HomeLONGTERM CareFrom depression to the top of the world

    From depression to the top of the world

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    Brandi Ng-See-Quan returned from an adventure of a lifetime – attempting to climb one of the highest mountains in the world, – and it was a journey she’ll never forget. And her journey is one everyone at Rouge Valley Health System (RVHS) will never forget as well.

    This was no ordinary climb and no ordinary woman. Ng-See-Quan chose this adventure as a way to give back to the mental health programs at RVHS’s Centenary hospital campus and help combat the stigma surrounding those with mental health issues.

    As someone who struggled with , she wanted to show herself and others that you can still live a fulfilling life, despite any obstacle.

    “The outpatient mental health program really helped me get my life back on track!” she says. “Without them, I don’t think I would have bounced back too quickly. With their help, I was able to regain confidence in areas of my life where it was lacking. I want the funds raised to help this department help others as they helped me when I was struggling.”

    The journey took place last fall, but it didn’t end when she returned. Ng-See-Quan is already considering repeating the feat, and taking more of her friends and hospital supporters with her next time.

    Brandi Ng-See-Quan and her guide ‘Good Luck’ at the start of her ascent of Mt. Kilimanjaro
    Brandi Ng-See-Quan and her guide ‘Good Luck’ at the start of her ascent of Mt. Kilimanjaro

    Although she fell short of the peak, she was happy to have made the attempt. She says all of her supporters have expressed their admiration for her effort. On November 16, 2015 she brought a cheque for more than $6,000 to the RVHS Foundation and received a warm greeting from her friends in the mental health program who were excited to see her again and hear first-hand what the climb was like.

    In dreaming up and executing this unique way to raise funds for Rouge Valley Health System, Ng-See-Quan worked with Maureen Dowhaniuk, associate director, events, at the Rouge Valley Health System Foundation.  Although she has worked with countless third-party fundraisers and community group events, this was still a special opportunity, Dowhaniuk says.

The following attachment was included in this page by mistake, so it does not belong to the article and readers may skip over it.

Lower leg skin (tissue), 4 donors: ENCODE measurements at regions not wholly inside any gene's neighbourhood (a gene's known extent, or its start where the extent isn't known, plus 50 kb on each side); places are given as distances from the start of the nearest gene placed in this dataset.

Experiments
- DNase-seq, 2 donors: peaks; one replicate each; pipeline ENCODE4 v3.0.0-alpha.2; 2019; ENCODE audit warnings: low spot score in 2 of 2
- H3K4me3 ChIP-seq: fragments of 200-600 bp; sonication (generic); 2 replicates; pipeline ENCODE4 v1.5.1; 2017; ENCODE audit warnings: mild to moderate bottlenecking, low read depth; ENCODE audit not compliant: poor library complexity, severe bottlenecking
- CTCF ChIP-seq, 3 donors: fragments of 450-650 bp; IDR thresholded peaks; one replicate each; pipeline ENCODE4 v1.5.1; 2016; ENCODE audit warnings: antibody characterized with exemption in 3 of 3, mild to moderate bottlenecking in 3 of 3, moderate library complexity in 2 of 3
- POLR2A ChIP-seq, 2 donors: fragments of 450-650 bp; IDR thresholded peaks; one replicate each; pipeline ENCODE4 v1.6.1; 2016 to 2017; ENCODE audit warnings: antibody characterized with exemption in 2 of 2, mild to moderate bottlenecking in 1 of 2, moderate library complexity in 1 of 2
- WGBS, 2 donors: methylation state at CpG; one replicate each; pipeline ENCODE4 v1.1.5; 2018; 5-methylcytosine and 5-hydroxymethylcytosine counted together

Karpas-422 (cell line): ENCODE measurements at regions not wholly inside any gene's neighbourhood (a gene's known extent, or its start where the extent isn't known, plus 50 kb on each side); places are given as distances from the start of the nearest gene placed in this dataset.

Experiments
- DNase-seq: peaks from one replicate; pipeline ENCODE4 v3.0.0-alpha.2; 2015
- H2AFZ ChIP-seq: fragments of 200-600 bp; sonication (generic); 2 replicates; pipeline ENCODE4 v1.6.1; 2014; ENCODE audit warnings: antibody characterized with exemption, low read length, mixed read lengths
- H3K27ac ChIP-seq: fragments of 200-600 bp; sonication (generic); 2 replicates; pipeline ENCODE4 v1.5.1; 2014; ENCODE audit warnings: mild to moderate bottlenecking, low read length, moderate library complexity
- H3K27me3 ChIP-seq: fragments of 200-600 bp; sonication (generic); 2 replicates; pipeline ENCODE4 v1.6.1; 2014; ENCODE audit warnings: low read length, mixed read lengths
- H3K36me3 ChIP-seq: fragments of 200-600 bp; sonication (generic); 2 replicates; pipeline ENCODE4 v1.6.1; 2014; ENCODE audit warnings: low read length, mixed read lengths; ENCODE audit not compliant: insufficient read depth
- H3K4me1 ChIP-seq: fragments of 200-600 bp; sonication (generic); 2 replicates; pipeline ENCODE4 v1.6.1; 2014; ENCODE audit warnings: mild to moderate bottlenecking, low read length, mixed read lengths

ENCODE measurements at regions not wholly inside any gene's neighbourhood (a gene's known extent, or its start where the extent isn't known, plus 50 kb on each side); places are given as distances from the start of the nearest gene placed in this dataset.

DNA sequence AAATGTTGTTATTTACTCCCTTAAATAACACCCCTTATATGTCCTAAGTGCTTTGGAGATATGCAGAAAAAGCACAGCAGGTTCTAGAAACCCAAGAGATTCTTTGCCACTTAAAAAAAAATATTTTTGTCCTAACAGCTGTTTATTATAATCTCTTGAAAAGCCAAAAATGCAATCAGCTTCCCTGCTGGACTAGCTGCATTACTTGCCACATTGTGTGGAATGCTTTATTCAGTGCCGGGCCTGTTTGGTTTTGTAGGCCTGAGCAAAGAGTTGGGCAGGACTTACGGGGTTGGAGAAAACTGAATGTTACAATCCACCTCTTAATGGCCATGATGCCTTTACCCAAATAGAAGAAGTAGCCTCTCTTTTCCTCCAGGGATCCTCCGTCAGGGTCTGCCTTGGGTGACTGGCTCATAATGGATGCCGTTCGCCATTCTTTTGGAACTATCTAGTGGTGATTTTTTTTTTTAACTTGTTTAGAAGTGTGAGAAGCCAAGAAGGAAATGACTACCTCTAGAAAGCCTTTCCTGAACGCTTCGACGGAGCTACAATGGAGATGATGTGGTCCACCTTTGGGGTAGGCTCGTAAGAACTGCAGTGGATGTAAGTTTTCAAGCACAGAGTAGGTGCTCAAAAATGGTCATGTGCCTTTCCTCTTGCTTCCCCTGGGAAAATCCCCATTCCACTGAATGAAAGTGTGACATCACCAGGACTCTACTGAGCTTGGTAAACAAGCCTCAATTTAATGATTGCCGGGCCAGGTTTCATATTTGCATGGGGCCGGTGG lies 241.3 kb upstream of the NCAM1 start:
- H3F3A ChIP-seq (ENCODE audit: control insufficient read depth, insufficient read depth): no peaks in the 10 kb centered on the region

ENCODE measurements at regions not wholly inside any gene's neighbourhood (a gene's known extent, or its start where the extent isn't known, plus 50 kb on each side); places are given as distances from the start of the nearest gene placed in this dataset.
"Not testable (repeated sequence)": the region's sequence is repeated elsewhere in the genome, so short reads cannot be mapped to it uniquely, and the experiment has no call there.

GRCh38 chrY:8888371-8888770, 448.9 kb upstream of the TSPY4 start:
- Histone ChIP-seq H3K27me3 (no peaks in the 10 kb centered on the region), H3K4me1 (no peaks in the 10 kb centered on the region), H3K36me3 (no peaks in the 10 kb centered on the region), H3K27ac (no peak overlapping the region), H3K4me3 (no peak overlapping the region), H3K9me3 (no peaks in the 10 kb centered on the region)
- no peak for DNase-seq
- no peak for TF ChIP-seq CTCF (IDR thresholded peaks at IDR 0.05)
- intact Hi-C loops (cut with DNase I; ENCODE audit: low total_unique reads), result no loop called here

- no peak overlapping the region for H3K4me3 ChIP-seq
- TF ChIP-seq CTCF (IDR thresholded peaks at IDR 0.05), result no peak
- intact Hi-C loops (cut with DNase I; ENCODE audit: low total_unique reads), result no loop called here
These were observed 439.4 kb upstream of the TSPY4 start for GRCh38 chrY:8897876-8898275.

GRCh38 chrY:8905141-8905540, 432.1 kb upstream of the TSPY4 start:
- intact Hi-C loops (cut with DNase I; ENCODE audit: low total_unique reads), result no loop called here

“We were so excited when she told us what she was planning,” she says. “I think the world of Brandi, she is such an amazing young woman. Not only for giving back to the program in this way, but also for being brave enough to give voice to those with mental health issues and show what is possible.”

    Julie Kish, interim director, mental health and addictions at Rouge Valley Health System, calls Ng-See-Quan “an inspiration to everyone who is struggling with mental health issues,” including everyone in the community and the clients being seen at the program.

    “It’s difficult for people to seek help when they are feeling at their worst, but I’m hoping Brandi’s story will inspire them to see what they can look forward to if they accept help from our clinicians,” says Kish. “Our mental health team is proud of Brandi and is thrilled she is brave enough to share her personal story so others can benefit from her experience.”

    On why she chose Kilimanjaro, Ng-See-Quan says it goes back to her youth. “As a young child, I would constantly watch any sort of nature/education or documentary regarding Africa in general,” she explains. “I’ve always been fascinated and was determined from a young age that I would visit this amazing continent.  With my newfound confidence, I thought this would be a great test for everything I’ve learned while in the outpatient program.”

    The climb was arduous at times, with difficult terrain and problems due to the altitude. But she was well cared for by her guide aptly named ‘Good Luck’, she says.

    “When I began to get a little loopy from the lack of oxygen, I’d sin, “Have no fear, Good Luck is here,” she says. “I’m glad I did it. I would do it again.”

    The trip to get close to the top took three days, but when they had to turn back for her health, they had to do it in one day. It was a scary journey at times and emotional, she admits.

    “Of course I cried. They consoled me… but I was nauseous and liquids only made it worse… my body was shutting down,” she explains. “They saw me coughing throughout the night. So they knew what condition I was in.”

    The 12-hour descent was dark to start at 7 a.m. and at the end when they arrived at the camp. She is grateful for the care they gave her and to console her, her guides pointed to the registration book where there were many names of people who had to turn back for similar reasons. She also took solace in knowing her newfound friends were able to complete what they’d started.

    “I was happy for the rest of my group, but I really wished I was up there with them,” she adds.

    Back in Canada, she reflects on the amazing journey she made and says “I’m excited to see what’s next for me!”

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